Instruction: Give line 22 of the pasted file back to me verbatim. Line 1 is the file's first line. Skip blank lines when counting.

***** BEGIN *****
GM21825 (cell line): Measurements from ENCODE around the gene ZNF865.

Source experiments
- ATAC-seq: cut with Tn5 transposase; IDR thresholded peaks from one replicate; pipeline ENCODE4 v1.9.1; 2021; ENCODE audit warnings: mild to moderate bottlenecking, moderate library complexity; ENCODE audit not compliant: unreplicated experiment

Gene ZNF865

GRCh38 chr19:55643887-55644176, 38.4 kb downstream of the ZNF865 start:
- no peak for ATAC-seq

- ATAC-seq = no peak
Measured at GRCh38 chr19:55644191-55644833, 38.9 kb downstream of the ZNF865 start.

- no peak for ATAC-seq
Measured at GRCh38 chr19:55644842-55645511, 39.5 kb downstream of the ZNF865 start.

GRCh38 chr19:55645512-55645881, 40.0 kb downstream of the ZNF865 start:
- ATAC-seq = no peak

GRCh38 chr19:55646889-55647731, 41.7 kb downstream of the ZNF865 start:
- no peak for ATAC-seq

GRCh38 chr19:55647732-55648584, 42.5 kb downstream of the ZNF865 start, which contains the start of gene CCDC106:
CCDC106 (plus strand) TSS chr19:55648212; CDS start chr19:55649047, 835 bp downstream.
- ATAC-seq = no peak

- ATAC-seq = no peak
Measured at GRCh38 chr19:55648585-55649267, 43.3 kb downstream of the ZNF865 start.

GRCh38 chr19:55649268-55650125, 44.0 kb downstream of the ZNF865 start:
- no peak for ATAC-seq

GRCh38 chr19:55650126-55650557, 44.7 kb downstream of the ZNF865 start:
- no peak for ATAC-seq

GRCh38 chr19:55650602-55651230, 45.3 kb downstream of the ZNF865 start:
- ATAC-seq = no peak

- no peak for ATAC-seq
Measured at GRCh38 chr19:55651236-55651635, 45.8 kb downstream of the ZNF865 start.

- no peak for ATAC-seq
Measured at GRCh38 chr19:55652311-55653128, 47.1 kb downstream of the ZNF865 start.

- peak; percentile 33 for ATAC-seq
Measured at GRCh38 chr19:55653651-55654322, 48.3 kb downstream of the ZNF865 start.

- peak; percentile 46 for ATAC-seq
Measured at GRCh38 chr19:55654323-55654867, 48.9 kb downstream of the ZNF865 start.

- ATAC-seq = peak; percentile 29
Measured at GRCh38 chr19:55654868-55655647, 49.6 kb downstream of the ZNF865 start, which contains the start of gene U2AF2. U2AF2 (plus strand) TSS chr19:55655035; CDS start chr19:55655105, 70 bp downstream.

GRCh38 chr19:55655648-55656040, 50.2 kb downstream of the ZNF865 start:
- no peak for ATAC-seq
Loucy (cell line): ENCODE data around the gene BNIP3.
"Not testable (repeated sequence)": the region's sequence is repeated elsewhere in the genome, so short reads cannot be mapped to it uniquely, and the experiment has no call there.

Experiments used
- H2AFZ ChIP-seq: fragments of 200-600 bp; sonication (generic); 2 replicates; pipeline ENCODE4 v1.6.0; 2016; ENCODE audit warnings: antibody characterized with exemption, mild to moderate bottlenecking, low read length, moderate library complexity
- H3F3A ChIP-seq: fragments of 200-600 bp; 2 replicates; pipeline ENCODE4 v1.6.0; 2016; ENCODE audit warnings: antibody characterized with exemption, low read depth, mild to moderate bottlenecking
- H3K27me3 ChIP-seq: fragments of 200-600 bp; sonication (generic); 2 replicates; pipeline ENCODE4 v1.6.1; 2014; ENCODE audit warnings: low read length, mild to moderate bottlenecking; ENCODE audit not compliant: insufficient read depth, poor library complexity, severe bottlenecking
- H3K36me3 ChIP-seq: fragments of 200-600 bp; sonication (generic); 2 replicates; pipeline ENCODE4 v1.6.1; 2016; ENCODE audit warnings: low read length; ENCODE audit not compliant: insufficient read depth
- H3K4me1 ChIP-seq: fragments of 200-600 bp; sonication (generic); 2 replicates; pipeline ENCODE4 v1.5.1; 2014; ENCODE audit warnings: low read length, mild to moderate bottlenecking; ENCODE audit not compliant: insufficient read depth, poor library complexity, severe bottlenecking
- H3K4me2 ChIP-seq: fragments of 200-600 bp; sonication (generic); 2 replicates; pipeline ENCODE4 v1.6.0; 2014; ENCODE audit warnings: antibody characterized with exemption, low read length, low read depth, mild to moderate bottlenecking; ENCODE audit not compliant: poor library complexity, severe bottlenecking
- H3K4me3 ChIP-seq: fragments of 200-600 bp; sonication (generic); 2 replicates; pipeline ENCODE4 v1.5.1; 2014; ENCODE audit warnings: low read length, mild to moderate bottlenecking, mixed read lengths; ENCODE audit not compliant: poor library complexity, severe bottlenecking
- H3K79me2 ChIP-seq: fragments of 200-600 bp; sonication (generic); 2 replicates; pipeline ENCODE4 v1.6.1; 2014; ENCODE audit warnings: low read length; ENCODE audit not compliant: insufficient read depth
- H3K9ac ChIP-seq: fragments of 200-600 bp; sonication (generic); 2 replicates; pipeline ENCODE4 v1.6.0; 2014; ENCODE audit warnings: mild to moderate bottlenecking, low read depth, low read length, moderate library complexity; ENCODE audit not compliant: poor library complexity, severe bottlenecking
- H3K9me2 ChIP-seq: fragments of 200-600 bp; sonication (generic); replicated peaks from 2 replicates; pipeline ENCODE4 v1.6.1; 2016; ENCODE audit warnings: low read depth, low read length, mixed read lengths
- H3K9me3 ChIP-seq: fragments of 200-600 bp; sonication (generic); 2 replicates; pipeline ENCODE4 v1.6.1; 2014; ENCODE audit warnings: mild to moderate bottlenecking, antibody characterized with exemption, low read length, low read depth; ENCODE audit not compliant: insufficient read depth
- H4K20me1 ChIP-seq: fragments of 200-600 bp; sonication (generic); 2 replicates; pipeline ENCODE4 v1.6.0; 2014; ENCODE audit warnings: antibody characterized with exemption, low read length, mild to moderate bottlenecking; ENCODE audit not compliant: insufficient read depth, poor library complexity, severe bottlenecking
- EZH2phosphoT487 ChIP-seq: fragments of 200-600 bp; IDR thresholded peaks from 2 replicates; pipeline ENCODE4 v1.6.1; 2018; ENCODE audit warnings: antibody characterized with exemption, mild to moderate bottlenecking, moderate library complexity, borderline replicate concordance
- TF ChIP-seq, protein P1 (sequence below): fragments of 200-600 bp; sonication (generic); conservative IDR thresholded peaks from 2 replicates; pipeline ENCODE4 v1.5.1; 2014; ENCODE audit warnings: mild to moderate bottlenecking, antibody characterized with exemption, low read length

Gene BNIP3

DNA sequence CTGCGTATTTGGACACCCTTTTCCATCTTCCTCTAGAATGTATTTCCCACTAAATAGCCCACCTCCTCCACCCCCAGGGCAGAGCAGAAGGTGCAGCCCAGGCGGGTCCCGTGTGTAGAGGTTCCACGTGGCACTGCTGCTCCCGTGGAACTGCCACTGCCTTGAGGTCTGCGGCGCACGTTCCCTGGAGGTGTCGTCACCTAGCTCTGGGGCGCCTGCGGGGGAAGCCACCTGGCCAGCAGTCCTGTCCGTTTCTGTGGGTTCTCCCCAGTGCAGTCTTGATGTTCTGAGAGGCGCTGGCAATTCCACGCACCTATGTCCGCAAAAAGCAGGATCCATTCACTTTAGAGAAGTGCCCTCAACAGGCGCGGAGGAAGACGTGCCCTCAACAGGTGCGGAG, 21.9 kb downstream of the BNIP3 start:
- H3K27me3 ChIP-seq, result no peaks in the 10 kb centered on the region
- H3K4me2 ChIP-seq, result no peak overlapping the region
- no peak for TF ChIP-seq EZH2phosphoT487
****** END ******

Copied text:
GRCh38 chr19:55650126-55650557, 44.7 kb downstream of the ZNF865 start: